Mayor Quan was present at the meeting, and caught up with a group of the PAC members on our way out. She explained that if the Council did not come up $29 million here, they would have to find it in additional cuts to libraries, senior and youth programs, arts programs and such. She foresaw that the Council would avoid such cuts by pushing through this deal.

I asked the Mayor why $29 million, when the next day the Center would only be worth $14 million to ORA. The issue, she explained, is in the hands of the City’s bond underwriters. She told us that the Kaiser Center is collateral for some of the City’s outstanding bonds. If the City treated the fair value of the Center as $14 million, they would violate the bond covenants. The Mayor hinted that an alternative would be to transfer the collateral to City Hall, but she didn’t want to put City Hall in hock.

So there it is. In order to avoid a lien on City Hall, ORA is compelled to go along with the legal fiction that the Kaiser Convention Center is worth $29 million. While the Center might generate a stream of income worth $14 million, the remaining $15 million is simply an overpayment and is irrecoverable to the two redevelopment districts. It is an unwilling gift from the people of the Central and East Oakland flatlands so that the City can balance its budget this year.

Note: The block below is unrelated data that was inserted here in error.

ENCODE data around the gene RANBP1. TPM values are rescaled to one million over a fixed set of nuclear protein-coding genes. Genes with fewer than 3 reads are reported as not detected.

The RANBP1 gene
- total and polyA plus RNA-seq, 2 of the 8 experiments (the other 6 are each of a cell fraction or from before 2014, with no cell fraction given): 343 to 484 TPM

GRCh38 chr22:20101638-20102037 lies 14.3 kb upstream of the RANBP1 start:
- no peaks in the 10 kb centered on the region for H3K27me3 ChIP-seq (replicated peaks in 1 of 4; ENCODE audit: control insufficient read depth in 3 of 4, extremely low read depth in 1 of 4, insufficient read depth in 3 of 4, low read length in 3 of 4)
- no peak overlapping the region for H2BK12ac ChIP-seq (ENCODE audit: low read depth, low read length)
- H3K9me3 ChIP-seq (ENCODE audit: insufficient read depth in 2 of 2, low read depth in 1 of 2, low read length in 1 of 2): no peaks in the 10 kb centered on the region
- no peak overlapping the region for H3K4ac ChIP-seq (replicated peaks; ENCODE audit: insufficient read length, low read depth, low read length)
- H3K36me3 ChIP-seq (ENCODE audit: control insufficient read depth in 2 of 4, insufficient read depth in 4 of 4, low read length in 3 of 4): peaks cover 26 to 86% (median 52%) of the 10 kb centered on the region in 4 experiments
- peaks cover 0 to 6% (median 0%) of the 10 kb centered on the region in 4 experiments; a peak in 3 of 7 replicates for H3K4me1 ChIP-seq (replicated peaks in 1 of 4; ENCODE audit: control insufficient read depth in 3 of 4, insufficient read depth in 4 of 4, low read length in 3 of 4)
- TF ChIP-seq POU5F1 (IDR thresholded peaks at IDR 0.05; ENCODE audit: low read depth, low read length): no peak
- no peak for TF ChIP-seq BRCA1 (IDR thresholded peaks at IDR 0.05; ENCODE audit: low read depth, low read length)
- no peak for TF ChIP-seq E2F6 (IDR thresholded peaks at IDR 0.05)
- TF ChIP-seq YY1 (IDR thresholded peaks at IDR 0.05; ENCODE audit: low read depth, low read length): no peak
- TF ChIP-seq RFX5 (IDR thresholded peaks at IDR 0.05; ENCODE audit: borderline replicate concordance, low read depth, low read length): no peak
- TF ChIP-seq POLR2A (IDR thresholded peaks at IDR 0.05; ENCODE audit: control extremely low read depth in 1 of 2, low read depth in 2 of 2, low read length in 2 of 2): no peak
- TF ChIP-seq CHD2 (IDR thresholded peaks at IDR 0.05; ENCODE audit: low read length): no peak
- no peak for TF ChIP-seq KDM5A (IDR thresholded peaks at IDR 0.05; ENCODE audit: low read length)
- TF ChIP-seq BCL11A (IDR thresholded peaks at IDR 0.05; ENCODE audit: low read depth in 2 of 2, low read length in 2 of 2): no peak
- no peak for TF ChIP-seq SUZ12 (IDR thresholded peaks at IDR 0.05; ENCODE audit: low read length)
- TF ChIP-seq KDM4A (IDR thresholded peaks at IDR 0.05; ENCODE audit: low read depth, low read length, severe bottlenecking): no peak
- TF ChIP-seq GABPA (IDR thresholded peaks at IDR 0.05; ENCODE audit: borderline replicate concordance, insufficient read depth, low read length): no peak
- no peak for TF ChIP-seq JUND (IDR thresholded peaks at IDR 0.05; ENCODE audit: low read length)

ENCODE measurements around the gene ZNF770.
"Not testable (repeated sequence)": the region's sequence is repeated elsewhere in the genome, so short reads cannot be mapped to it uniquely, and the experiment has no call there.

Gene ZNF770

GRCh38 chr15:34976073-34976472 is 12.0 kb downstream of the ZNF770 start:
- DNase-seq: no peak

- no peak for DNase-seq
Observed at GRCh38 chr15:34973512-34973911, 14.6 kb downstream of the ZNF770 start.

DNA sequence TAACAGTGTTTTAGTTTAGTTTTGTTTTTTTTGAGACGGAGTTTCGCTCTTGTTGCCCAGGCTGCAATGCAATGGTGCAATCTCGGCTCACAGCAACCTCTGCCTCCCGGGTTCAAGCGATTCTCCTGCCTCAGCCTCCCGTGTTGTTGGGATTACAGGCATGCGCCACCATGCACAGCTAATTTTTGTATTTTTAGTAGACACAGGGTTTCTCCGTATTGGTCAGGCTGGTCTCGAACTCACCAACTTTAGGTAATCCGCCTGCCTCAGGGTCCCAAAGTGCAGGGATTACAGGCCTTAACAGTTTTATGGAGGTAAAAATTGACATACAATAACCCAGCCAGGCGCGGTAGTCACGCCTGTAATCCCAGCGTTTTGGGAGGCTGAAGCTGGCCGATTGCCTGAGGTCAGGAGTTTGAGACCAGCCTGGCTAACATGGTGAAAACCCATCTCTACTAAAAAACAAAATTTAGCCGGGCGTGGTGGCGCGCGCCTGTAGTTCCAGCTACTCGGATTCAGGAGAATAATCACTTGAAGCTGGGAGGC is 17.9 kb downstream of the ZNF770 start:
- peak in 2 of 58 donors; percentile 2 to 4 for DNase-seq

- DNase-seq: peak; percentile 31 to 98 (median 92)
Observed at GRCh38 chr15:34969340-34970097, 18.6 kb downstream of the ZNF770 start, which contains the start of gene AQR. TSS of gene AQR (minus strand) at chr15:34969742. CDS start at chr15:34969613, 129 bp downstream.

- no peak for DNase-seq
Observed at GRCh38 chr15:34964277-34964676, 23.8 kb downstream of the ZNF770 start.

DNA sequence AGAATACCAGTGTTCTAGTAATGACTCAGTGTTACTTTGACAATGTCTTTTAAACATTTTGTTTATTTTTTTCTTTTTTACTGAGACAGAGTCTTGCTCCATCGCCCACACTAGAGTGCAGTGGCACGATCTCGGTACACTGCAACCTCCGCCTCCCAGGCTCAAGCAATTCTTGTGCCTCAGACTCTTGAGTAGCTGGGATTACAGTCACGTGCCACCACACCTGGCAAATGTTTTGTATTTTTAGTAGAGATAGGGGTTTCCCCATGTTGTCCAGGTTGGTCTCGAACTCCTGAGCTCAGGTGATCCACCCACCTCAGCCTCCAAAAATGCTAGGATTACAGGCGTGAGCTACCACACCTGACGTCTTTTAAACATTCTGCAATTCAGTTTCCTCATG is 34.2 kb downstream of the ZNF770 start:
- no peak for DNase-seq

64 thoughts on “Tom Thurston: Mayor proposes using Kaiser Center to Grab ORA’s Cash

  1. Allan

    Under the current circumstances, this is probably the best use of the money. I wish it were not true, but it is better than any realistic alternative to keep the city functioning. Tying up property taxes for future redevelopment while gutting current services is a worst choice.

  2. Jack B Dazzle

    This is just another game for the city to play to keep from fixing the structural problems with the budget. It is going to lead to larger problems next year.

    What is the city going to do next year when the budget deficit is even larger? Sell city hall? (which I would support)

  3. Max Allstadt

    Isn’t there a city ordinance that decrees that one-time revenue, such as that generated from property sales, must be used to pay down negative balances in our accounts?

    How does the Council use the Kaiser Center proceeds to fund city programs if we have an ordinance that says the money has to go elsewhere?

  4. V Smoothe Post author

    Max –

    The ordinance allows for the Council to use one-time revenue in other ways following a majority vote of the Council.

  5. Max Allstadt

    Right. They have to declare a fiscal state of emergency, by majority vote, in order to do that.

    Is there any other maneuver to save or make money that they can do once they’ve declared that fiscal emergency?

  6. Oakie

    Allan said “…but it is better than any realistic alternative to keep the city functioning…”

    You mean this city is functional? I’d make a case this city is the definition of dysfunctional.